And, in turn, there was no way that the rest of us were going to miss it, either, because we are nothing if not all about introducing our girls to as many cultural opportunities as possible. Especially where hockey sticks and beer-wielding fans are involved.
As Friday loomed, it became increasingly clear that it was going to be a really cold night. Sitting in a baseball stadium in the middle of December in Rochester is pretty much guaranteed to be cold no matter what, but we’ve endured a particularly chilly December thus far, with temperatures not really rising much out of the teens and “real feel”s well below zero. While we Rochesterians are known for our snow, deeply frozen temperatures are not really what we’re about.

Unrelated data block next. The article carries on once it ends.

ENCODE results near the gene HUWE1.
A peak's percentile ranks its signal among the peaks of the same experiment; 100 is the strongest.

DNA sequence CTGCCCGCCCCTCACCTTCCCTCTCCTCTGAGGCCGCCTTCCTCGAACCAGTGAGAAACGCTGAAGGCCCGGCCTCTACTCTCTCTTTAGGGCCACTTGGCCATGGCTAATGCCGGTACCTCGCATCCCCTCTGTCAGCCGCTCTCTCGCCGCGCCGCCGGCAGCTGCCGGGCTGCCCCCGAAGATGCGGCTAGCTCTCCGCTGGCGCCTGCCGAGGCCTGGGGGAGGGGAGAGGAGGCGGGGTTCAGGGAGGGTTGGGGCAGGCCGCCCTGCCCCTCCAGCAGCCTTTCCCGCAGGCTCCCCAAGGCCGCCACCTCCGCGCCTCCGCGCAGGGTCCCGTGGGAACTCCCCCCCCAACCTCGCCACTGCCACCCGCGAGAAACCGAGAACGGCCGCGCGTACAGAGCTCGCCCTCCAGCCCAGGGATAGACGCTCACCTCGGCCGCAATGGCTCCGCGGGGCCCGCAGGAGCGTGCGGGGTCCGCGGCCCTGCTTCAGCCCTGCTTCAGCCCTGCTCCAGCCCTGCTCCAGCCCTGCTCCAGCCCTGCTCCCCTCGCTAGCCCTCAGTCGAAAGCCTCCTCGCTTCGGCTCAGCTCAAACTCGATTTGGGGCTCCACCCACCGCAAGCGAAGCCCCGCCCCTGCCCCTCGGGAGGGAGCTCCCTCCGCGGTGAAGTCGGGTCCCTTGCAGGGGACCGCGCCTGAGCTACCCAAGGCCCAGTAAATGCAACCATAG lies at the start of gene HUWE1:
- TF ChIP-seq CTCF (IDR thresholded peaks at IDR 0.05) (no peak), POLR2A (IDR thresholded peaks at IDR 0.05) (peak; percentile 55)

But, as much as tried to argue with Mother Nature, she gave us the cold shoulder (ah, see, I did it again!) and told us to suck it, so we had no choice but to embrace the frigid temperatures. “Bundling up” took on new meaning, as we donned shirts, sweatshirts, jackets, skiing “shells,” gloves AND mittens, our warmest socks, leggings, pants, snow pants, our winteriest boots, hats, and scarves. Actually, we didn’t don these right away, because we were meeting friends for dinner – the same fabulous friends who’d joined us for Thanksgiving – pre-game, because the idea of removing one’s gloves in order to eat a tepid hotdog in 14-degree weather just wasn’t really appetizing. And so we wore only our under layers (which still made us, how do I put it… thick) as we dined, then put on the rest of our outerwear in the car before heading off the game.